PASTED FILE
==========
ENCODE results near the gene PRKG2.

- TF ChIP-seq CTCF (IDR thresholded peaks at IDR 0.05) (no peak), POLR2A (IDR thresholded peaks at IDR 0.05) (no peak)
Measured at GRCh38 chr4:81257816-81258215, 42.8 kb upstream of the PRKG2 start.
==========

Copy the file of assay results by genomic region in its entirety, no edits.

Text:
ENCODE results near the gene PRKG2.

- TF ChIP-seq CTCF (IDR thresholded peaks at IDR 0.05) (no peak), POLR2A (IDR thresholded peaks at IDR 0.05) (no peak)
Measured at GRCh38 chr4:81257816-81258215, 42.8 kb upstream of the PRKG2 start.